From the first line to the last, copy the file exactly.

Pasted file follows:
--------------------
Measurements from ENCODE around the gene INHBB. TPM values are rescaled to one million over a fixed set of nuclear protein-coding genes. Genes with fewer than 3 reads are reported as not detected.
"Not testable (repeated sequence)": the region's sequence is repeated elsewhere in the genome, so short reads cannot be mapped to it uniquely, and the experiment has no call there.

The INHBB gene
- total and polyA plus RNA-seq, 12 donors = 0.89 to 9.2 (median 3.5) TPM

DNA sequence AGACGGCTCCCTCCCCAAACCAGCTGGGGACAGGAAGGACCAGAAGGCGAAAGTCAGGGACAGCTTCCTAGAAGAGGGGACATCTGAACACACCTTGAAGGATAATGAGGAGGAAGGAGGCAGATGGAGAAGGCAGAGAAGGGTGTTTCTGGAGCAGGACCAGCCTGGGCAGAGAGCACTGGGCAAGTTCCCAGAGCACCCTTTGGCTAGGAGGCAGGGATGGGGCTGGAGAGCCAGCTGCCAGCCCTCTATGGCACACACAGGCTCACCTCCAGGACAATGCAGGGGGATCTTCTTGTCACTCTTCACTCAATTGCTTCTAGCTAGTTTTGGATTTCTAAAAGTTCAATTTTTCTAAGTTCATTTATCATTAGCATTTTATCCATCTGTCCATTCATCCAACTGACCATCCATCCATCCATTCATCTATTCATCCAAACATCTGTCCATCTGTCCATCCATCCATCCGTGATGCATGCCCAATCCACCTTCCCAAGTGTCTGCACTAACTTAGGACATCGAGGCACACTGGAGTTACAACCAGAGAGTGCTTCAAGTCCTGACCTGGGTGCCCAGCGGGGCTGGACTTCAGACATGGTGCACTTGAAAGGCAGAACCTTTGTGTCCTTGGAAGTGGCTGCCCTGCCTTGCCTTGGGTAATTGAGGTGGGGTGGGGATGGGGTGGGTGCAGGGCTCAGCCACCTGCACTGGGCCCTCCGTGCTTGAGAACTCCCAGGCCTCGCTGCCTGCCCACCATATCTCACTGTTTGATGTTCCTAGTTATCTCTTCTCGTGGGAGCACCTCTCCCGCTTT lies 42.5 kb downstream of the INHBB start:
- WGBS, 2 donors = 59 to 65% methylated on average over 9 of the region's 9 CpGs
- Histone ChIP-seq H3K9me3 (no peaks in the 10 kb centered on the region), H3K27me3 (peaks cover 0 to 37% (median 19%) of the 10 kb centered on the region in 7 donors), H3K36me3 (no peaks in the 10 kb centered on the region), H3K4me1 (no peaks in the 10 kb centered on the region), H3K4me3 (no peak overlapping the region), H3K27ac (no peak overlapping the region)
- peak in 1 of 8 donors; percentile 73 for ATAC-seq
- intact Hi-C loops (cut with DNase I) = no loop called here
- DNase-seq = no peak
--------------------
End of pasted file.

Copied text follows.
Measurements from ENCODE around the gene INHBB. TPM values are rescaled to one million over a fixed set of nuclear protein-coding genes. Genes with fewer than 3 reads are reported as not detected.
"Not testable (repeated sequence)": the region's sequence is repeated elsewhere in the genome, so short reads cannot be mapped to it uniquely, and the experiment has no call there.

The INHBB gene
- total and polyA plus RNA-seq, 12 donors = 0.89 to 9.2 (median 3.5) TPM

DNA sequence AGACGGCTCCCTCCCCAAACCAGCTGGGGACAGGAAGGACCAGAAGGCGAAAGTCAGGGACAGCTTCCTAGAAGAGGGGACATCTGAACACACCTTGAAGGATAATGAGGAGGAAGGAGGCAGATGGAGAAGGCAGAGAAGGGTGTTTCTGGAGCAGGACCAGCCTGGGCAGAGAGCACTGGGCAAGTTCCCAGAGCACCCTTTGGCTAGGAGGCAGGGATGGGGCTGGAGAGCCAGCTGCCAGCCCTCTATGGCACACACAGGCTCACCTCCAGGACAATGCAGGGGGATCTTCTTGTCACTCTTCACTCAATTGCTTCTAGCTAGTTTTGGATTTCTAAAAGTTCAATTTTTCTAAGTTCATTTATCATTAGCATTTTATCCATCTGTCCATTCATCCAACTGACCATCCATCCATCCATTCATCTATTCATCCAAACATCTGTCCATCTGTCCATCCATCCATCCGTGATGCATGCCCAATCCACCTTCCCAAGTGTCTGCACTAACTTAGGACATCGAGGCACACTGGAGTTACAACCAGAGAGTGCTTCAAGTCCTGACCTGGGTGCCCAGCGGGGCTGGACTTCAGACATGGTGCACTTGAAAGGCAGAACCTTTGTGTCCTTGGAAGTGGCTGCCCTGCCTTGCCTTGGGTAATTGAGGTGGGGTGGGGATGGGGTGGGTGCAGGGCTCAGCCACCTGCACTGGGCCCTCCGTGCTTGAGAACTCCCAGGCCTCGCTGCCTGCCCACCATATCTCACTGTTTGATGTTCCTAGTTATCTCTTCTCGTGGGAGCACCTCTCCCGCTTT lies 42.5 kb downstream of the INHBB start:
- WGBS, 2 donors = 59 to 65% methylated on average over 9 of the region's 9 CpGs
- Histone ChIP-seq H3K9me3 (no peaks in the 10 kb centered on the region), H3K27me3 (peaks cover 0 to 37% (median 19%) of the 10 kb centered on the region in 7 donors), H3K36me3 (no peaks in the 10 kb centered on the region), H3K4me1 (no peaks in the 10 kb centered on the region), H3K4me3 (no peak overlapping the region), H3K27ac (no peak overlapping the region)
- peak in 1 of 8 donors; percentile 73 for ATAC-seq
- intact Hi-C loops (cut with DNase I) = no loop called here
- DNase-seq = no peak